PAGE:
Then it was a bus back to Vienna to catch our flight to Rome to experience our first taste of the complete shit show that is Italian public transit. We waited over an hour to get my bag and then proceeded to take another hour to figure out the train into the city. We finally found the apartment we were looking for, a bed and breakfast run by an old Italian stoner named Olga. I didn’t really think weed was big here, but apparently for the 70+ it’s the thing to do. The next morning we struggled to get into the historical center, waited for a train that didn’t run anymore, got on the wrong bus, walked across the city, and were pretty convinced that the metro didn’t actually exist. Turns out the metro does exist, Italians just don’t believe in maps. Once we made it to the center we saw the Colosseum. The Colosseum has a long line, like any big attraction in Italy, but it was worth seeing. It’s smaller than it seems from the pictures, but the most interesting part of a visit there is the strange feeling that hangs over the place. You can almost feel the amount of needless death that occurred there, the slaughter for entertainment that spilled the blood of the poor so the rich could laugh. It is an eerie place.
Considering the amount of things to do in Rome and that we only really had two days, each day was go go go. The first day we walked for 8 hours and the second day we walked for 10 hours, mostly within Vatican City. Yet again there were lots of lines, but after seeing Saint Peter’s Basilica and the Sistine Chapel it was worth it. What wasn’t worth it was being so tired after the Vatican museum that we went to a coffee shop right outside the exit (mistake number one) and ordered without seeing prices or asking (mistake number two). We paid 14 euros for an iced coffee and an iced tea. I nearly cried when I saw the bill. Moral of the story is never eat or drink anything within sight of a tourist attraction, especially in Rome.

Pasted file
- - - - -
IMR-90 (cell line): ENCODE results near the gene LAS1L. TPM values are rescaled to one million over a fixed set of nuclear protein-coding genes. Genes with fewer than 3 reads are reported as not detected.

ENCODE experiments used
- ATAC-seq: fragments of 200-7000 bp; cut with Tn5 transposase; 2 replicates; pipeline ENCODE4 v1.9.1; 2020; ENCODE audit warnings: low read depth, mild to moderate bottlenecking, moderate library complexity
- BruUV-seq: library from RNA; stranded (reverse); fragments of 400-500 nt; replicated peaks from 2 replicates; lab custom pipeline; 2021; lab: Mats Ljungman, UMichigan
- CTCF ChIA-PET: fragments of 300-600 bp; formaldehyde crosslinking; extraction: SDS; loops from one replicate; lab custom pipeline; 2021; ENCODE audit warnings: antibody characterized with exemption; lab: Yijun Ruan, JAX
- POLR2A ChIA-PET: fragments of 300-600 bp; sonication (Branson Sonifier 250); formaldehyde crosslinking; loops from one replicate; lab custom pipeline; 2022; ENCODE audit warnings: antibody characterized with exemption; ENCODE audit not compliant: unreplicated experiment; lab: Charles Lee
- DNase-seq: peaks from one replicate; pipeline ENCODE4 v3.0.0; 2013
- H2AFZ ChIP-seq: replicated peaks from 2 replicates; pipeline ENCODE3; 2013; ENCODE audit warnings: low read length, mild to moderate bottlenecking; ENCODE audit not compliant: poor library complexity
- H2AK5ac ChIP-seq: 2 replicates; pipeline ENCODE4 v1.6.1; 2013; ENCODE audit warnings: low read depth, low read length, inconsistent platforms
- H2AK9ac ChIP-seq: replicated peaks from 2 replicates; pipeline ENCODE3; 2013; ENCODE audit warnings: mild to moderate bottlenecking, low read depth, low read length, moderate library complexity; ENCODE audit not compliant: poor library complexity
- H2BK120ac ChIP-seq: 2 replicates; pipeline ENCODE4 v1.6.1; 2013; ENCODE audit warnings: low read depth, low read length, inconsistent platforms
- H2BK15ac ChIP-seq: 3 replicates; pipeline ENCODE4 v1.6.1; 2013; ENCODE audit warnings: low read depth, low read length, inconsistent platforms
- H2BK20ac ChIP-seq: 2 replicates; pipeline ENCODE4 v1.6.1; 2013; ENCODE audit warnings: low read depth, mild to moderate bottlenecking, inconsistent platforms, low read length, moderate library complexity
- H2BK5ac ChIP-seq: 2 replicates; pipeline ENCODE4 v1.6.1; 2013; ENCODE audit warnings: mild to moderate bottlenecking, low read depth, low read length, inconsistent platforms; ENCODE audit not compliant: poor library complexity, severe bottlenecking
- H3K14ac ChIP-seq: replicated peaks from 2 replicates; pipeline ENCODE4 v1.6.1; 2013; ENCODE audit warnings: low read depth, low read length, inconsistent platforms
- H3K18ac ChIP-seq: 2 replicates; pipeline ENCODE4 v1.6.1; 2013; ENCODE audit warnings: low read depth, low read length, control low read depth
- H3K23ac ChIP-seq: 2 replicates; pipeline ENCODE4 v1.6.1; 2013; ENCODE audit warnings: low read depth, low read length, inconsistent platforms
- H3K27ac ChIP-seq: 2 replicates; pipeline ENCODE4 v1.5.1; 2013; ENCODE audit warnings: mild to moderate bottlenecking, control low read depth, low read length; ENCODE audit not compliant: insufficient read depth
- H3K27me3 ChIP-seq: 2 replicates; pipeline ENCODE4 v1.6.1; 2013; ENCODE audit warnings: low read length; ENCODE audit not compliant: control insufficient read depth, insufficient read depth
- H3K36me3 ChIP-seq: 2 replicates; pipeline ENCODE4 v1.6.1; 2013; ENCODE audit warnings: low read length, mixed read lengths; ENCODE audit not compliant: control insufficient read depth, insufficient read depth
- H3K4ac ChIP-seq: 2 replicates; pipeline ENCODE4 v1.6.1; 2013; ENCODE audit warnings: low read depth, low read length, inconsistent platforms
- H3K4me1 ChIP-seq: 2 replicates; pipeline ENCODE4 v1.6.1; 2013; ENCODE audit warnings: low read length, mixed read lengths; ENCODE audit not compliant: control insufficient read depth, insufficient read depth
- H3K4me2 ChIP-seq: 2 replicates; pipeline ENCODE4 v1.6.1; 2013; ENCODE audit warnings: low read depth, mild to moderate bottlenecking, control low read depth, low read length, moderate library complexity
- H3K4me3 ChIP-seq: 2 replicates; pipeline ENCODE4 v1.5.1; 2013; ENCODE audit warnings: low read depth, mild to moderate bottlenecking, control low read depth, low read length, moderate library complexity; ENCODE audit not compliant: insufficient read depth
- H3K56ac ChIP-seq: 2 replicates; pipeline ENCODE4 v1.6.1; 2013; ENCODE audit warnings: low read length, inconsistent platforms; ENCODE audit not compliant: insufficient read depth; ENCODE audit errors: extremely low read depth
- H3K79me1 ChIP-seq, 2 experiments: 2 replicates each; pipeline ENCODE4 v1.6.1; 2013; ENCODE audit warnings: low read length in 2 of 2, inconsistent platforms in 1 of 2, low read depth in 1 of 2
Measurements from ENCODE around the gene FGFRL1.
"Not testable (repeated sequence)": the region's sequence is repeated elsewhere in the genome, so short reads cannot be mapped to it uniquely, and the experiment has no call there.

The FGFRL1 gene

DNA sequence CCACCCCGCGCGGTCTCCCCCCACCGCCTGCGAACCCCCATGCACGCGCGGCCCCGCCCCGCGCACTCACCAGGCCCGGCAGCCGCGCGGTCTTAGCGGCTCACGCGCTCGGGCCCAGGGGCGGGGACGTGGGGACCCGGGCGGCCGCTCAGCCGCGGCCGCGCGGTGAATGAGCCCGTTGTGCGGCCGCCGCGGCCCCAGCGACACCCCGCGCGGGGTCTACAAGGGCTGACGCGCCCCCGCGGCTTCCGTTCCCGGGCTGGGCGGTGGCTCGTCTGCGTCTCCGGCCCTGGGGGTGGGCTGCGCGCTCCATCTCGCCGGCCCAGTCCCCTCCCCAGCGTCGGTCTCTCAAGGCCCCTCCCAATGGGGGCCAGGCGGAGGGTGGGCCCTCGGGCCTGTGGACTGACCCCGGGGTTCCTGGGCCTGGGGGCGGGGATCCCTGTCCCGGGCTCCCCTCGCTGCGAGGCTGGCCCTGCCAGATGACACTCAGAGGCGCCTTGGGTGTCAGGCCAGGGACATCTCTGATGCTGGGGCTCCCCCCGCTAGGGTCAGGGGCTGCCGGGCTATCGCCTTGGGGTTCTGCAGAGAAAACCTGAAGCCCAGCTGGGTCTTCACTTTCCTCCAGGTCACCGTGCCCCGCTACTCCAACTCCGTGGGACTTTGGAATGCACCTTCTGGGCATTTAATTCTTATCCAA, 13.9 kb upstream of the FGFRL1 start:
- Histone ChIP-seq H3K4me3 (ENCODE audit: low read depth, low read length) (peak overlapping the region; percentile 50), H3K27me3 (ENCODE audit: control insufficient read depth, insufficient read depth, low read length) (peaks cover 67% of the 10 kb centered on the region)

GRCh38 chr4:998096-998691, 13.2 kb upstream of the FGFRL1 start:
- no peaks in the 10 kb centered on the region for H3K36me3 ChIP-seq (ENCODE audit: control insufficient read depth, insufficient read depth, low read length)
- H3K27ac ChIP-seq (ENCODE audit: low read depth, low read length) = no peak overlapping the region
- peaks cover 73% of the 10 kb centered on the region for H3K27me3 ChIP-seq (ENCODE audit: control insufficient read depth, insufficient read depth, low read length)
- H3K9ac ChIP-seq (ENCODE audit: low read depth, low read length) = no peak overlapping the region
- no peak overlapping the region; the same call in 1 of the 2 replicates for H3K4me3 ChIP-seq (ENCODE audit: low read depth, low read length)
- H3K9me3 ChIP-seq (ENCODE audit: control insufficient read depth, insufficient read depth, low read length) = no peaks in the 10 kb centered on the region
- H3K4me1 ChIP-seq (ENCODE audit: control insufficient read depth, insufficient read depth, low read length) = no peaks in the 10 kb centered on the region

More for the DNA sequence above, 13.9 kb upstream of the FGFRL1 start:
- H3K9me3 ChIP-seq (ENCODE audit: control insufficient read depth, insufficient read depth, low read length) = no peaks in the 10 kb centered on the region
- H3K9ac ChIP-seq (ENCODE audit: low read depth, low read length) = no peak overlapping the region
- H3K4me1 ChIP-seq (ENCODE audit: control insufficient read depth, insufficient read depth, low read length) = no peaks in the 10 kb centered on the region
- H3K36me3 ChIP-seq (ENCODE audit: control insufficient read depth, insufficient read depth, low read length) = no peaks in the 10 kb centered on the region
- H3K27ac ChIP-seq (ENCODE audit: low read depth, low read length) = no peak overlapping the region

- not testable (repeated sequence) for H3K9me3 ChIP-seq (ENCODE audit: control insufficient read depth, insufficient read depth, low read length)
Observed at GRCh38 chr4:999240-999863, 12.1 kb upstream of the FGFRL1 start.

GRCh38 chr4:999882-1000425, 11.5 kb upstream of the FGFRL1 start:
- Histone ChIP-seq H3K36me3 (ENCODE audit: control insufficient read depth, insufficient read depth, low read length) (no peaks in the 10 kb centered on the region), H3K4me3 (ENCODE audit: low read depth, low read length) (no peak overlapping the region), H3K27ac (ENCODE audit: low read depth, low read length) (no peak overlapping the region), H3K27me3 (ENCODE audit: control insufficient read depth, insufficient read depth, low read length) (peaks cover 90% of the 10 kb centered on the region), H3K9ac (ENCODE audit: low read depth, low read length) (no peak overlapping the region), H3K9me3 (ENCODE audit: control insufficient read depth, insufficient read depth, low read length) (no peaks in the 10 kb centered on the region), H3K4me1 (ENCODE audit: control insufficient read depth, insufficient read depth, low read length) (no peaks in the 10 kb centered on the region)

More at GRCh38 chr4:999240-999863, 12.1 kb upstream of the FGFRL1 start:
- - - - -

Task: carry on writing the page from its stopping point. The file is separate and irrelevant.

From Rome we ran away to the Tuscan countryside and found beautiful little Siena. With winding cobblestone roads, laundry hanging out windows rimmed with flowers, and rolling hills it looks like the setting for every single romance movie set in Italy ever. Eating a dinner of homemade pasta with wild boar ragu paired with Chianti and followed with tiramisu gelato I fell in love with Tuscany. I briefly considered learning Italian, getting my citizenship, moving here, and finding a beautiful Italian man to cook me breakfast in bed. Ah Tuscany, the home of wine, food, and romance. Siena was the perfect break from the hustle and bustle of Rome, but alas we only had two nights there before moving on to Florence.
I was expecting Florence to be less touristy and crazy than Rome, but I was wrong. It’s a city filled with history and art, after all the Renaissance began there, but it has recently been overrun with tourists. It’s smaller than Rome so it feels like the whole thing is crammed to the brim with fanny pack toting, Segway riding tourists. However, it still is worth going to for Michelangelo’s David alone. I waited an hour in line to get into the Galleria del Accademia to see him and it was worth every second. David is the perfect statue, there is literally nothing wrong with him. I was in complete awe that Michelangelo could see that perfection in a block of marble and crave it out. The genius that it took to carve David and paint the Sistine Chapel was never more apparent than seeing the works in person. We all know Michelangelo and have seen pictures of his works in textbooks, but they hardly do them justice. The feeling of awe upon gazing at the Sistine Chapel or David is priceless, thus Michelangelo is always worth the wait.
And now we’ve made it to the end of the terribly abridged yet somehow still excessively long version of my last two weeks in Europe. Our apartment in Prato is the perfect place to breath before the tourist hell begins again in Venice. My plan for the next couple days mostly involves food, wine, running, and writing. Tuscany makes me happy, I wish I could stay longer.